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helping to keep things turned on, but i certainly feel like i should qualify. i want to understand what the poverty guidelines are for a family of three, one adult, two children. guest: you have pointed out the gaps in the existing health care system. the cobra option requires you to pay the full share. when we talked about the individual having a contribution of about $3,500 against a total premium of 13,000 four hundred dollars, when you are on the cobra, you have to pay the full premium because your employer is no longer responsible for that. if you have lost your job in your are on unemployment, that
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is too much to pick up. the stimulus bill did provide a subsidy for those kroeber ocobra premiums. that does not really go as far as it needs to go to help people get over the hump. the medicaid program is a means tested program. you have to meet income guidelines, which vary across the state's. we have done in a lot in the past few years to provide broader coverage for children, which is why your children are on the program. we covered children in most states of to about 200% of the poverty level. however, the parents eligibility is much lower. the reason that your children are getting coverage and you are not eligible is because you have to be a lot poorer. that is one of the aspects that
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health reform is trying to protect. host: you also bring down the uninsured rates among the states. this chart shows greater than 18%. that is 17 states. they seem to be in the south and the west. 13% to 17% in the middle of the country. there are 10 states that have less than 13% uninsured rates. is there a regional reason for this? guest: but there are a number of reasons. the economy of a state of largely drives the uninsured rate. when you look at insurance -- when you look at the states in the northeast, their
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manufacturing base. they are union based. that has helped to contribute to a much more rigorous employer based coverage system then in rural states and states with large agricultural interest. and especially states with small employers, especially through the midwest. where states are poorer, they're less likely to have coverage. the low-income population is where most of the uninsured are. throughout the south, you see higher rates of poverty in those states. less adequate coverage through medicaid. caller: why are the insurance companies so dead set and danced -- so dead set against the public option, when most of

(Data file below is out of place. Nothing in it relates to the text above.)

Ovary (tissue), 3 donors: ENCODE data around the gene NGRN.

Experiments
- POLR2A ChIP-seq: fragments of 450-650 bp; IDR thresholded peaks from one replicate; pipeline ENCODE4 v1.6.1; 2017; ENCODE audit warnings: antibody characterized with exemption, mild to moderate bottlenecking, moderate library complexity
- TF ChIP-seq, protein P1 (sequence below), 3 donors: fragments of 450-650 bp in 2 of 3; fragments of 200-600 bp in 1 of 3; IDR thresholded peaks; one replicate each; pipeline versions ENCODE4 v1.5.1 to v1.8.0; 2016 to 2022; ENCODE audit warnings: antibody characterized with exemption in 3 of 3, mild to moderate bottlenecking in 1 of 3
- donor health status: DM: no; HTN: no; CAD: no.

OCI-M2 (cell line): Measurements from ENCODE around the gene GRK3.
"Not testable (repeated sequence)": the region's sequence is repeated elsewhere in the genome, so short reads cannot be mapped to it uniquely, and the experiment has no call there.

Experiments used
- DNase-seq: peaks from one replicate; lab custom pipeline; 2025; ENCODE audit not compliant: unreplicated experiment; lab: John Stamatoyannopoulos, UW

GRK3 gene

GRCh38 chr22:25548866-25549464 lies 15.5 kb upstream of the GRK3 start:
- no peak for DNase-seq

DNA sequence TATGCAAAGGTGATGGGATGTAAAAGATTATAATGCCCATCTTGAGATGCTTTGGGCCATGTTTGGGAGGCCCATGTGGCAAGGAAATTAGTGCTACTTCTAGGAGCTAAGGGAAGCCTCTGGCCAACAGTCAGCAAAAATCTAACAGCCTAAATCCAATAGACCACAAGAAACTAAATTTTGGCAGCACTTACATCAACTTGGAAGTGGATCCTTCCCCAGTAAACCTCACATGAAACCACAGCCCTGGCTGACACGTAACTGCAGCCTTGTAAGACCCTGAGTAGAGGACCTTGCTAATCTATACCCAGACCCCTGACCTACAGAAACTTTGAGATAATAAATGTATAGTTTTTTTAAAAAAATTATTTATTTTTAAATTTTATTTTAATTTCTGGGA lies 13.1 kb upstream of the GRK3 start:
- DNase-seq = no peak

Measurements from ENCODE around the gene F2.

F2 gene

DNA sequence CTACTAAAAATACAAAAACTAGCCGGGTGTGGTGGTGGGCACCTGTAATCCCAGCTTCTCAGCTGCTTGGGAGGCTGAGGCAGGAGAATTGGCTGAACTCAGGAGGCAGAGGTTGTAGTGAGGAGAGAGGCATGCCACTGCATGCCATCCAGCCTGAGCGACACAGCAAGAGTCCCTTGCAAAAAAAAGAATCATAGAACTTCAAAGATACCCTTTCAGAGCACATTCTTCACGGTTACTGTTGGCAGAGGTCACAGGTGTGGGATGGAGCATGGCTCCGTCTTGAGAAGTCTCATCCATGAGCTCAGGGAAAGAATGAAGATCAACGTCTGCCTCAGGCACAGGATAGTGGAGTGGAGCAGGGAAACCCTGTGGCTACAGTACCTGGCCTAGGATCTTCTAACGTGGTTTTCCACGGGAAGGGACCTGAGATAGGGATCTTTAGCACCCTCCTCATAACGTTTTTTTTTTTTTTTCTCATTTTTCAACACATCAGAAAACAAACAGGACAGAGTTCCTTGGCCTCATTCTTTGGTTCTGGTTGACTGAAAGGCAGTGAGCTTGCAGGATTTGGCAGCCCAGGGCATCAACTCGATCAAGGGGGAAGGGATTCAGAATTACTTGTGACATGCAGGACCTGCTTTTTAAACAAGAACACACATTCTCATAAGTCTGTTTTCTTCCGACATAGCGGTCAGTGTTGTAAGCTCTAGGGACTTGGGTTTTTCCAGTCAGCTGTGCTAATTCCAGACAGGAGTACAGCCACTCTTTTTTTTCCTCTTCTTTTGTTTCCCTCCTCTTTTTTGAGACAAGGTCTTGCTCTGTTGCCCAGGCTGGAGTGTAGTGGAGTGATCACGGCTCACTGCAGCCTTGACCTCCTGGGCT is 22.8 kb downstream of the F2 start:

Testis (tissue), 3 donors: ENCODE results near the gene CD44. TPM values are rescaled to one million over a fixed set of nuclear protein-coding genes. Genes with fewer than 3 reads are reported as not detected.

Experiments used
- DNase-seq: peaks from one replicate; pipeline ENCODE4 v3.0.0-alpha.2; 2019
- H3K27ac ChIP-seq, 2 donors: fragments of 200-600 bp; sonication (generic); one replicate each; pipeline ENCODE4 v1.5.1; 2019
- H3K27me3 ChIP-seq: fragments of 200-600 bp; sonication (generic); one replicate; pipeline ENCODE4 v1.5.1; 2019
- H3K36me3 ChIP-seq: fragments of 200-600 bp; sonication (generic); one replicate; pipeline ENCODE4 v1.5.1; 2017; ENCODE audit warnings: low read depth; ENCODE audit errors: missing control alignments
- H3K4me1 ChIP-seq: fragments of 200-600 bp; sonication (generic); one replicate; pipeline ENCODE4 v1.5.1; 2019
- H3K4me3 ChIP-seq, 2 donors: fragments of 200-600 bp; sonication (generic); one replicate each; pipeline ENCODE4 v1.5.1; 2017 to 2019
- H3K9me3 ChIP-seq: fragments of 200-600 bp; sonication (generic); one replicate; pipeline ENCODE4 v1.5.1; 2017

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the people you are describing cannot afford insurance in the private sector and how? it does not make a lot of sense. middle want to ensure them and they do not want the government to ensure them either. guest: this has been one of the controversial points in health care debate. public option would provide individuals who are going into the exchange and trying to get coverage to have a choice of either a private insurance plan or a plan that is more modeled on the medicare program. insurers say that will be an unfair competition, that they cannot compete with the public plan. many believe that having a public plan would give them an incentive to be better price and better in terms of the coverage they offer. i think that will remain one of the huge debates that we have as we go forward with health care reform. host: the majority of the
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uninsured are in working families. you state that over and over. why? guest: because the nature of our health care system today is based on whether you get coverage through your employer or not. the relationship between working and getting health insurance is one that we billed as the way in which to get health insurance coverage. we want to make a strong point that one of the places we need to strengthen is the employer relationships with individuals to get more coverage through the workplace, or you need to provide a broader alternative so that people who do not get coverage through the workplace can still get coverage. they are working. they're often temporary workers who do not have an option to get coverage through the workplace. we think it is important to stress that these are not families who do not want coverage. their families who cannot afford coverage.
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host: kff.org is the web site. florida on the uninsured line. caller: good morning. guest: good morning. caller: until they take the profit motive out of the health insurance companies, there will be this budding head between the private and public sector. someone made an observation on one of the show's earlier in the week. the people are going to reform the system. right now, we are not given a choice. if the choice is given to the people through a public option,
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the people will perform the system. guest: i think that choosing your health insurance plan and having lots of options available to you is something that is the goal of health care reform. you would like to be able to have a choice of a public plan. that's why it's so actively debated today. host: richard on the insurer's flyied line. caller: i was under kaiser for over 40 years. i did not know how good you were until the year 2000. my total family plan was $28 per month when i was working for the federal government. once i retired, then it jumped to $250.